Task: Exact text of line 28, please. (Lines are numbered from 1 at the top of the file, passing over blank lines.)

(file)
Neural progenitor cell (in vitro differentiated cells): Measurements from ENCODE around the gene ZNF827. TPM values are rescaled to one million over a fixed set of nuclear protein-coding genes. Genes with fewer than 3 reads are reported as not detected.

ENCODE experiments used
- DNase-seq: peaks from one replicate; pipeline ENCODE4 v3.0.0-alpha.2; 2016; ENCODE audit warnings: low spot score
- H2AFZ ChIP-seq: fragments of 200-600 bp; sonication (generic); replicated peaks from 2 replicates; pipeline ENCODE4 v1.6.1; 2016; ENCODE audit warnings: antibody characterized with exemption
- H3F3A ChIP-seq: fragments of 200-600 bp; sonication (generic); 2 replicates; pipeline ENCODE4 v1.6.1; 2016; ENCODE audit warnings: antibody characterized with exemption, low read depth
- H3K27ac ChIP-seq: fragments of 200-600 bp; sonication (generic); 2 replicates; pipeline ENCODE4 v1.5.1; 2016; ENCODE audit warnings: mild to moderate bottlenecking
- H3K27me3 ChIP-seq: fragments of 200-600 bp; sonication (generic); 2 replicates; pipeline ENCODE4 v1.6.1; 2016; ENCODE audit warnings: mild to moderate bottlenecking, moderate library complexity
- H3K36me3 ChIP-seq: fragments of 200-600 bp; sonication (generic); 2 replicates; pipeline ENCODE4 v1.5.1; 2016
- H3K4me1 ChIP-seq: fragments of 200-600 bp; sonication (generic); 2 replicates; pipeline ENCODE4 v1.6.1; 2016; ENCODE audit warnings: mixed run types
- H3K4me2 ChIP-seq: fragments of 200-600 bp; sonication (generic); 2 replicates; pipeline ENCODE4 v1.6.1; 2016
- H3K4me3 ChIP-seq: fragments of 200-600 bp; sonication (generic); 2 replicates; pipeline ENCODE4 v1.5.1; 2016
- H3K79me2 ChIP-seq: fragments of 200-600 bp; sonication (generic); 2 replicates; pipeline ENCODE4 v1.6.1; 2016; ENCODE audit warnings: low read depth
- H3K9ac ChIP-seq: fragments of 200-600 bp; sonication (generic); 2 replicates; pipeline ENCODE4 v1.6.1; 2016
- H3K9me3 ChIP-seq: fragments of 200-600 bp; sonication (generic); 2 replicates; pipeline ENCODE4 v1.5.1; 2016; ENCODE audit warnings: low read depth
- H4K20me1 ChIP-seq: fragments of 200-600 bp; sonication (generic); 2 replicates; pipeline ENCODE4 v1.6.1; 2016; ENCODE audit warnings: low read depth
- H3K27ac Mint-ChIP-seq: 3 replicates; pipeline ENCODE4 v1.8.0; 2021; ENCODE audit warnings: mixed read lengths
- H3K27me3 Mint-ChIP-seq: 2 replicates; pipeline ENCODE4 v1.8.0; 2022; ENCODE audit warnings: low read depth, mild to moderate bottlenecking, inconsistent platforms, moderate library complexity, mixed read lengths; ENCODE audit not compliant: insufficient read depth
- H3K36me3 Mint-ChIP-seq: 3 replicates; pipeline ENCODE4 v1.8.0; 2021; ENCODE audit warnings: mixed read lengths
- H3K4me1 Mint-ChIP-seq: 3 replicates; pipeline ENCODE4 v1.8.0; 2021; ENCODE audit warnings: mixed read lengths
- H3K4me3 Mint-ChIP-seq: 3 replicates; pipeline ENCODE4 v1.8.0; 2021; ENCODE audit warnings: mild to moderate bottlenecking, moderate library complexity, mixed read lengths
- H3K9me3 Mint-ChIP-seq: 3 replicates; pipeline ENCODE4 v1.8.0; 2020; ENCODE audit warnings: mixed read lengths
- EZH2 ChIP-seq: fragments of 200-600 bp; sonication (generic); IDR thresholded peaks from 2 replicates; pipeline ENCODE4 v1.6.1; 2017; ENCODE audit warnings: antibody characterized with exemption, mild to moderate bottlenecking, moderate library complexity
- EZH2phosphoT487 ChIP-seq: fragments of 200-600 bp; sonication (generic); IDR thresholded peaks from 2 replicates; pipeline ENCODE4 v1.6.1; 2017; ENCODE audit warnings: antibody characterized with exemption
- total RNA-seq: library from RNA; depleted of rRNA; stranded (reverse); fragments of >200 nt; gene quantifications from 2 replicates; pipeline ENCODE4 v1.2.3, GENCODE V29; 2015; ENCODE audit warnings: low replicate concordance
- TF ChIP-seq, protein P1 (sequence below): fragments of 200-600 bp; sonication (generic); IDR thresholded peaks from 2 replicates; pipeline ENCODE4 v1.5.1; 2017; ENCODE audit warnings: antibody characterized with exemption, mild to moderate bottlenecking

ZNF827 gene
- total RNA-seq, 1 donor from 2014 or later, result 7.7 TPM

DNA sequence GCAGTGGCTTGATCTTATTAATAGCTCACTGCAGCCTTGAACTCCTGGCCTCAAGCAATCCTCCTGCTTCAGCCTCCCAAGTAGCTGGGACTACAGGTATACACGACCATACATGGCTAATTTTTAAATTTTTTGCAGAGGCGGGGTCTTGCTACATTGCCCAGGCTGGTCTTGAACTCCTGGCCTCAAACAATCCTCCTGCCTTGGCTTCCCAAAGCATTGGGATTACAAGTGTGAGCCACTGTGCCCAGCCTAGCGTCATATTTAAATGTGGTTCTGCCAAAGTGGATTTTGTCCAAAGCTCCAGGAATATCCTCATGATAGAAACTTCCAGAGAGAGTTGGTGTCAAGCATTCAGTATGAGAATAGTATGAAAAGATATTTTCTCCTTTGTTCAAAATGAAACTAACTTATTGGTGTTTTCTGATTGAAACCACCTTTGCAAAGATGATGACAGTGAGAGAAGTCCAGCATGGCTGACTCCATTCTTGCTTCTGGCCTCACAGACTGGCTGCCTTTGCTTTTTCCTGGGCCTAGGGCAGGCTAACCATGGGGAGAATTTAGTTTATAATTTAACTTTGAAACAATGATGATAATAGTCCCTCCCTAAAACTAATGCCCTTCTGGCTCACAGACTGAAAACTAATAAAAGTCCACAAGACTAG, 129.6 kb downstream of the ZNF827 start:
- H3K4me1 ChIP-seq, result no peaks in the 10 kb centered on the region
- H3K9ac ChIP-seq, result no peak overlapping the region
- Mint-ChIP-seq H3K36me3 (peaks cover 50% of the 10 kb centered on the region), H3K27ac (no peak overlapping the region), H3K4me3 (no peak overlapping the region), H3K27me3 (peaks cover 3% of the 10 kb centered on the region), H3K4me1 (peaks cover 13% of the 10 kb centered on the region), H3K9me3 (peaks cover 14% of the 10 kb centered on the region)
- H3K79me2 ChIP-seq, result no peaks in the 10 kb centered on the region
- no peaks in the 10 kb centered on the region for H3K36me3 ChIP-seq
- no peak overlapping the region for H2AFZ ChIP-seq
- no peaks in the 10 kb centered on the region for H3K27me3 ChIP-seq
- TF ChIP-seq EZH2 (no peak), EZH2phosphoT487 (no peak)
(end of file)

DNA sequence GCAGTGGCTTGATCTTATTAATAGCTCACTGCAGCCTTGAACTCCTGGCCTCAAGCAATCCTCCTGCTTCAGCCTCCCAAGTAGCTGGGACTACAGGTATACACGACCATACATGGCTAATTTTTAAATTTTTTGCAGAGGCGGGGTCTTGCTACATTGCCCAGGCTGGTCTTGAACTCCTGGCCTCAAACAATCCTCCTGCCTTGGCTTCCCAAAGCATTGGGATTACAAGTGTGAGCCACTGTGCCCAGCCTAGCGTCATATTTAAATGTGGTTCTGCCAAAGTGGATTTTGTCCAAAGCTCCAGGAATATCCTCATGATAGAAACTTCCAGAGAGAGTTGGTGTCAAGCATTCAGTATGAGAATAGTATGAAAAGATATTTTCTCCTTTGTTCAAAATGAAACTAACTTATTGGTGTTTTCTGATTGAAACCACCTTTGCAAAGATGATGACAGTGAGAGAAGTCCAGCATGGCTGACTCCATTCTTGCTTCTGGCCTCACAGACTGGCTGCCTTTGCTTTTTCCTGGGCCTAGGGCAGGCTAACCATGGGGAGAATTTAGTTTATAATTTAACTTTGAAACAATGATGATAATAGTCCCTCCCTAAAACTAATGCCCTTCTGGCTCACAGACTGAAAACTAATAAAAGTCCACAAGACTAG, 129.6 kb downstream of the ZNF827 start: